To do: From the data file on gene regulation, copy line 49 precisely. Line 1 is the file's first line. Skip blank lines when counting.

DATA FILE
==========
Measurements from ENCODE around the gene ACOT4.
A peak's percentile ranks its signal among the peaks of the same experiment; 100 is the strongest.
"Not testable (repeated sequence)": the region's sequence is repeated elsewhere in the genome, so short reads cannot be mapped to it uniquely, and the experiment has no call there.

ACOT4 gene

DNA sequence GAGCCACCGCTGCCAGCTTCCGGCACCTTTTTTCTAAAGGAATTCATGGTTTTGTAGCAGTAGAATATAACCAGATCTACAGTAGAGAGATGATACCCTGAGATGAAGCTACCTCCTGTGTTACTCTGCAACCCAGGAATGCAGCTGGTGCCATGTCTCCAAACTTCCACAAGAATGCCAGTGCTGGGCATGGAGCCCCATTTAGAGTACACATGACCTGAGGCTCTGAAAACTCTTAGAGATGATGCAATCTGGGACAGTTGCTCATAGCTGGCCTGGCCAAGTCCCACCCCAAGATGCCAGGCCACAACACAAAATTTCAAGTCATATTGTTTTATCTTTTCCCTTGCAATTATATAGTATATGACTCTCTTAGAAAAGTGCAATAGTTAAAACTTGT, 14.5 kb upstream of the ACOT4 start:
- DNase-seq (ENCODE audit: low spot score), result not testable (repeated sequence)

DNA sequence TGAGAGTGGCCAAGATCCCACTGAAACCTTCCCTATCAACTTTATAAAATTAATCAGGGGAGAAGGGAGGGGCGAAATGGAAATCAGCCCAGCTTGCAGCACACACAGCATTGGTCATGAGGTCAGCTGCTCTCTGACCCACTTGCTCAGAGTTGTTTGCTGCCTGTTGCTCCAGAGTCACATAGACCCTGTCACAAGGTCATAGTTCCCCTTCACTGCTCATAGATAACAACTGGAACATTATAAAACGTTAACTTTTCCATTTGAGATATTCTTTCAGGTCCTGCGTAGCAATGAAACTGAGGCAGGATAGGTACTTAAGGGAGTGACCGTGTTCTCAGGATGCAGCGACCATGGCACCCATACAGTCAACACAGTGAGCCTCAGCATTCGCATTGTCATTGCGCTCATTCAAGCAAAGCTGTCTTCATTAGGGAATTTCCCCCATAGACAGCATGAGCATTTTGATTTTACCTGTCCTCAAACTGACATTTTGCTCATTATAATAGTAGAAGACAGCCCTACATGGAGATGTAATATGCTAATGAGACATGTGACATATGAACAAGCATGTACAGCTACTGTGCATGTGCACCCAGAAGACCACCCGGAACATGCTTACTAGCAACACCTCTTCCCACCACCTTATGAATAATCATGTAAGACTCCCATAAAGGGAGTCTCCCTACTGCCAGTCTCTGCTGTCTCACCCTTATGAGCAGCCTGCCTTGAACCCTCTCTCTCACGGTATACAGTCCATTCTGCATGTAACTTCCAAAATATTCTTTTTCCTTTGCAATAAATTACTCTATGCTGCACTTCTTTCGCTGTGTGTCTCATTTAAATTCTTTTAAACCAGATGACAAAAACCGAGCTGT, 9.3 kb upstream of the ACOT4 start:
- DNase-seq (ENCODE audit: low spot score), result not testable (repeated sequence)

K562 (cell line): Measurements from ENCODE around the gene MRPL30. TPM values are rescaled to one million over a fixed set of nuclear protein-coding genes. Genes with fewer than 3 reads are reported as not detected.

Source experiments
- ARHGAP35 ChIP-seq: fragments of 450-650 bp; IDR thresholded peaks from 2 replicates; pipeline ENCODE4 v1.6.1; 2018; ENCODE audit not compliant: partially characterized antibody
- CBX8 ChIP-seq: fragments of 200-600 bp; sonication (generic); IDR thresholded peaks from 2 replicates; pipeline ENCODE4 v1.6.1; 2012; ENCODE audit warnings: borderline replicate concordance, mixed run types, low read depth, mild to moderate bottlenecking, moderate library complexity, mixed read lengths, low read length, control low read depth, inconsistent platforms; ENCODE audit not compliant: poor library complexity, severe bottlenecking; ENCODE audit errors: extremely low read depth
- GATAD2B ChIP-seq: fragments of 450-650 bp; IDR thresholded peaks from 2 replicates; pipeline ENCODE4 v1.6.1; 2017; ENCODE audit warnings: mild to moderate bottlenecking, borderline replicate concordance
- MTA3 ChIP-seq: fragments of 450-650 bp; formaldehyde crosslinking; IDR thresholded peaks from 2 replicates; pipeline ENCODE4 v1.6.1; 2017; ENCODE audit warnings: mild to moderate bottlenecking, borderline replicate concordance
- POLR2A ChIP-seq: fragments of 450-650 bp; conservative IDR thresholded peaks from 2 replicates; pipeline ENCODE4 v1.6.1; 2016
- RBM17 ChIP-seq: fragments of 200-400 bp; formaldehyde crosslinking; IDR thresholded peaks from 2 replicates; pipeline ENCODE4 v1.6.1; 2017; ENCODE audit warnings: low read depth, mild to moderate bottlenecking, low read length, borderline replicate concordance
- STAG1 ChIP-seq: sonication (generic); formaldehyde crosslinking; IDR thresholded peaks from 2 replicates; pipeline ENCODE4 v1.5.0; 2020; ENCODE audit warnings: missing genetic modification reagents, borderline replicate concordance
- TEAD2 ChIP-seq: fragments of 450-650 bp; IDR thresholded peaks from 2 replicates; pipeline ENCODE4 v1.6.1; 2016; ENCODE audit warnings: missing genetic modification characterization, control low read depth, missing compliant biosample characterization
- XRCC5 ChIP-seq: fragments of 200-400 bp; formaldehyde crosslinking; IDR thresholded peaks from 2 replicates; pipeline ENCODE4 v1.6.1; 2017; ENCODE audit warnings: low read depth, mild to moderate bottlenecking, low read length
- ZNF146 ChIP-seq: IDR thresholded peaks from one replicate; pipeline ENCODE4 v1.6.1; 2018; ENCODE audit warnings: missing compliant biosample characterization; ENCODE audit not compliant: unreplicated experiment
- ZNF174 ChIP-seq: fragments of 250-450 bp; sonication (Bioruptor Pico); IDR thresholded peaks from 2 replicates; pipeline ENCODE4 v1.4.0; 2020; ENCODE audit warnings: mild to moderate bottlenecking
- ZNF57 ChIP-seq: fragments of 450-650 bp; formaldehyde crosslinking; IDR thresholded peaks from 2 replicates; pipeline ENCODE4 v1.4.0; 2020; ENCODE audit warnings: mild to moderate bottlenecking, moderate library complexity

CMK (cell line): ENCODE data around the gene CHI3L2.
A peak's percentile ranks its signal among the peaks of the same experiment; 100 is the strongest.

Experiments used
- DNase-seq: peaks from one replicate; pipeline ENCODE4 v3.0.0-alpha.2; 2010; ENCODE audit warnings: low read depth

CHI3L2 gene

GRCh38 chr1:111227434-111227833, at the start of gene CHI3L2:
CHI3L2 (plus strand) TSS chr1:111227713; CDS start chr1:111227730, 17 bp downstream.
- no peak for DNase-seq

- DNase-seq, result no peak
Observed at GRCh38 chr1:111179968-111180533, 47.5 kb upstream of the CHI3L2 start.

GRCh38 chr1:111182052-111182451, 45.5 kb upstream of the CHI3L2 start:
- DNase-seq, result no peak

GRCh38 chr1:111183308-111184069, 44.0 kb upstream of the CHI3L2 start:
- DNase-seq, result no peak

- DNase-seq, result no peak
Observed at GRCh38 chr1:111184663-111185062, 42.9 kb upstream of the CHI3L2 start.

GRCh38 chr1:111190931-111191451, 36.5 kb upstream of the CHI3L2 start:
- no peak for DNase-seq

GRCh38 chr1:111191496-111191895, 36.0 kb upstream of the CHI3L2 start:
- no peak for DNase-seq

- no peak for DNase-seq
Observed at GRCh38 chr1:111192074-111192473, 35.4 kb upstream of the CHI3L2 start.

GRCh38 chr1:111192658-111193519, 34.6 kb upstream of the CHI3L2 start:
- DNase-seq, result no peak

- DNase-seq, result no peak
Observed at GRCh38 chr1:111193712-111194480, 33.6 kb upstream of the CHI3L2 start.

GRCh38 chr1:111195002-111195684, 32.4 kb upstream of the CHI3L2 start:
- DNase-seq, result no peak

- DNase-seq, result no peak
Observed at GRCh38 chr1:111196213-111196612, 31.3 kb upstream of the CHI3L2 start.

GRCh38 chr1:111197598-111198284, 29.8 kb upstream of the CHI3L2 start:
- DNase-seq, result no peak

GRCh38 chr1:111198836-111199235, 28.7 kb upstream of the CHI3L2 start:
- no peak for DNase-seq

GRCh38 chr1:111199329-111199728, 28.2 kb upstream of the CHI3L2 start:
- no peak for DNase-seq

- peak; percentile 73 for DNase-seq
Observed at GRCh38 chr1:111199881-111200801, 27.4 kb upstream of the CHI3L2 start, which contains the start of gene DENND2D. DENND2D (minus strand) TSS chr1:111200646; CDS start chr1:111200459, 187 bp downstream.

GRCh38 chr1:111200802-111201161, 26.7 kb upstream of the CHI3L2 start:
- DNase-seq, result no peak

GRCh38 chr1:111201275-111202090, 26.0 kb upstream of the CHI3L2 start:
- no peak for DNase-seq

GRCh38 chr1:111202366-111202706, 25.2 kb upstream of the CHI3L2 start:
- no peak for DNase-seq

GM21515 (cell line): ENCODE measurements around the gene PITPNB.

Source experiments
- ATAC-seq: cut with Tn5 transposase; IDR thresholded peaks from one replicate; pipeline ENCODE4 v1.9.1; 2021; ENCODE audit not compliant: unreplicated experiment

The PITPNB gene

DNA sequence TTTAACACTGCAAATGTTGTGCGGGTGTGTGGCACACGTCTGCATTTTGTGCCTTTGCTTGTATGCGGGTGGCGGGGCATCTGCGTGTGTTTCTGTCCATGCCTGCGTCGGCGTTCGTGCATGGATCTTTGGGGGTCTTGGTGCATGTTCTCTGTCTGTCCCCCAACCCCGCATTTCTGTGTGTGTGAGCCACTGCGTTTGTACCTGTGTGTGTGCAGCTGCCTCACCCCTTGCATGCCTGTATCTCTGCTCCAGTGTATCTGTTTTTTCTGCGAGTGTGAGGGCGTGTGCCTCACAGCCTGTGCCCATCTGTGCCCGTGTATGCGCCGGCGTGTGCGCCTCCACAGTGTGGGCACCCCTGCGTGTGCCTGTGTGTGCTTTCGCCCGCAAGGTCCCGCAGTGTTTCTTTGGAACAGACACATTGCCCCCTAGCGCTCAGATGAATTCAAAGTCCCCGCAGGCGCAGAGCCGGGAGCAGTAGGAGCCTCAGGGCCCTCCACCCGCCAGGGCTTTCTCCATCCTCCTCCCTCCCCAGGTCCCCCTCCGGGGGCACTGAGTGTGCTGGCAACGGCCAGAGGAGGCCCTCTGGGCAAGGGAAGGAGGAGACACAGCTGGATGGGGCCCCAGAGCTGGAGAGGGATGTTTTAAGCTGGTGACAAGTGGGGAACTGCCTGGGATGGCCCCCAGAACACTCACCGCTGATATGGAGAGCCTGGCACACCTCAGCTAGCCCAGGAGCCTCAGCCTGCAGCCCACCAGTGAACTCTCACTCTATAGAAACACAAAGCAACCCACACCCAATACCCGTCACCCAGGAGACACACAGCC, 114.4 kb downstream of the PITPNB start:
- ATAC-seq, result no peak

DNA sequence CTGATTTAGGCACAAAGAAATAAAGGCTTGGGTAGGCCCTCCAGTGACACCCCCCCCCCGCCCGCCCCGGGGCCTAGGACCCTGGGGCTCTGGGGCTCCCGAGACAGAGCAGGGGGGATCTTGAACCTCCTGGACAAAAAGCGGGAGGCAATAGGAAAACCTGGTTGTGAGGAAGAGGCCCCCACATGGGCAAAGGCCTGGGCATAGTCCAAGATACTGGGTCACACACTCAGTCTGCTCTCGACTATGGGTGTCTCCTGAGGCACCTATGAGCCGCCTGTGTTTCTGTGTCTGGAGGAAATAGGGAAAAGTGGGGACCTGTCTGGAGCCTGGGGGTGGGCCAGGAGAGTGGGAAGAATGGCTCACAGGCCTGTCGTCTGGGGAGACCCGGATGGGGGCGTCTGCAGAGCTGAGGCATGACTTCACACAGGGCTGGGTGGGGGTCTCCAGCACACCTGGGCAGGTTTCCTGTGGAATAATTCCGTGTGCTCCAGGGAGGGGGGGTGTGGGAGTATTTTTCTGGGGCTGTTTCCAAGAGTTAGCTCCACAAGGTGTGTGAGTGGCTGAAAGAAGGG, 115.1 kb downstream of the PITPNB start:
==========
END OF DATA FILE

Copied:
GRCh38 chr1:111195002-111195684, 32.4 kb upstream of the CHI3L2 start: